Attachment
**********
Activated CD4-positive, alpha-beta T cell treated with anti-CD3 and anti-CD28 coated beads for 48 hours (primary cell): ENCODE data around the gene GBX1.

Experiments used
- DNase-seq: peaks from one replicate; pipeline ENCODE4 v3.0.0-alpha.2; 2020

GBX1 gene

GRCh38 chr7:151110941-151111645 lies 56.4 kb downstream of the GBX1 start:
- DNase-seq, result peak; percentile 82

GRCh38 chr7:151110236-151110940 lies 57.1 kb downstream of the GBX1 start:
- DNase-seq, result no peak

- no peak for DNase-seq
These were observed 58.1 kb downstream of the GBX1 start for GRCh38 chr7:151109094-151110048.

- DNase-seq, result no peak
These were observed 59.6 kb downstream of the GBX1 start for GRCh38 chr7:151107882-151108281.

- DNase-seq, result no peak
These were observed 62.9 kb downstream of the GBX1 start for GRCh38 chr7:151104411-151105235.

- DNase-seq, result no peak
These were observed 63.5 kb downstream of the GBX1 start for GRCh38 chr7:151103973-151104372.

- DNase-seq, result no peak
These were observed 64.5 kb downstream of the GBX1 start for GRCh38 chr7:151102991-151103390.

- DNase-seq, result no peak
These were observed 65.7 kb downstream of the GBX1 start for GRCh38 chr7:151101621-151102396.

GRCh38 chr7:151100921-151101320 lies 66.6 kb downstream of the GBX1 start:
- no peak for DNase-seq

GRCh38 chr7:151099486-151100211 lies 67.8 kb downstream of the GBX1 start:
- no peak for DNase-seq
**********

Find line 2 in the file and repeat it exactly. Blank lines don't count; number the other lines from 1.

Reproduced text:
Experiments used